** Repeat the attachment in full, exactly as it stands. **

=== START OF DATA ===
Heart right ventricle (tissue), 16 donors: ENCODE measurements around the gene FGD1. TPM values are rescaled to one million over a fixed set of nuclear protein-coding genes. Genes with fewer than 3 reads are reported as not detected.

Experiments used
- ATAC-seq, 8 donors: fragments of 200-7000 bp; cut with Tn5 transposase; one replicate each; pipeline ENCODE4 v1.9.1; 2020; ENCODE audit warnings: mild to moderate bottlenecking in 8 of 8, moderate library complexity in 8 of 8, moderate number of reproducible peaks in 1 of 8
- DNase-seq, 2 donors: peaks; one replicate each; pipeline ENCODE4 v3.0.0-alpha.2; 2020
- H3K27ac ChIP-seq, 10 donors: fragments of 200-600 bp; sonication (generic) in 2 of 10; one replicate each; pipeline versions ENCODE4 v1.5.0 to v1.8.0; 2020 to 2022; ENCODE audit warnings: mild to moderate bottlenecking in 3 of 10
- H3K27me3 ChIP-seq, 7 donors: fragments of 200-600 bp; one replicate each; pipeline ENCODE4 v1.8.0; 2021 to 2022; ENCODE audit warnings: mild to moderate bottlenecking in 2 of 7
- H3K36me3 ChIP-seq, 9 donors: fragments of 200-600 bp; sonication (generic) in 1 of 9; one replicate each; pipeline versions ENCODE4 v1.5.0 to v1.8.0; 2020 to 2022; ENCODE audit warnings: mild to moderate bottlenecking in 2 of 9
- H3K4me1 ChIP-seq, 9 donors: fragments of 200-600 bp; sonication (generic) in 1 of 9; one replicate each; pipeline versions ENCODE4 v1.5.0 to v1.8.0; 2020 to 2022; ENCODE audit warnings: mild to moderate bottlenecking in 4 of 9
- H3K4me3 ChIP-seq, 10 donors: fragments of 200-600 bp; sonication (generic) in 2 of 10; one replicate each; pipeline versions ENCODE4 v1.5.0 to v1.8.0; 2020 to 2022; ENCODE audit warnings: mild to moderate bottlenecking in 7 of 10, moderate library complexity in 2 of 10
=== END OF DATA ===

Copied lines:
Heart right ventricle (tissue), 16 donors: ENCODE measurements around the gene FGD1. TPM values are rescaled to one million over a fixed set of nuclear protein-coding genes. Genes with fewer than 3 reads are reported as not detected.

Experiments used
- ATAC-seq, 8 donors: fragments of 200-7000 bp; cut with Tn5 transposase; one replicate each; pipeline ENCODE4 v1.9.1; 2020; ENCODE audit warnings: mild to moderate bottlenecking in 8 of 8, moderate library complexity in 8 of 8, moderate number of reproducible peaks in 1 of 8
- DNase-seq, 2 donors: peaks; one replicate each; pipeline ENCODE4 v3.0.0-alpha.2; 2020
- H3K27ac ChIP-seq, 10 donors: fragments of 200-600 bp; sonication (generic) in 2 of 10; one replicate each; pipeline versions ENCODE4 v1.5.0 to v1.8.0; 2020 to 2022; ENCODE audit warnings: mild to moderate bottlenecking in 3 of 10
- H3K27me3 ChIP-seq, 7 donors: fragments of 200-600 bp; one replicate each; pipeline ENCODE4 v1.8.0; 2021 to 2022; ENCODE audit warnings: mild to moderate bottlenecking in 2 of 7
- H3K36me3 ChIP-seq, 9 donors: fragments of 200-600 bp; sonication (generic) in 1 of 9; one replicate each; pipeline versions ENCODE4 v1.5.0 to v1.8.0; 2020 to 2022; ENCODE audit warnings: mild to moderate bottlenecking in 2 of 9
- H3K4me1 ChIP-seq, 9 donors: fragments of 200-600 bp; sonication (generic) in 1 of 9; one replicate each; pipeline versions ENCODE4 v1.5.0 to v1.8.0; 2020 to 2022; ENCODE audit warnings: mild to moderate bottlenecking in 4 of 9
- H3K4me3 ChIP-seq, 10 donors: fragments of 200-600 bp; sonication (generic) in 2 of 10; one replicate each; pipeline versions ENCODE4 v1.5.0 to v1.8.0; 2020 to 2022; ENCODE audit warnings: mild to moderate bottlenecking in 7 of 10, moderate library complexity in 2 of 10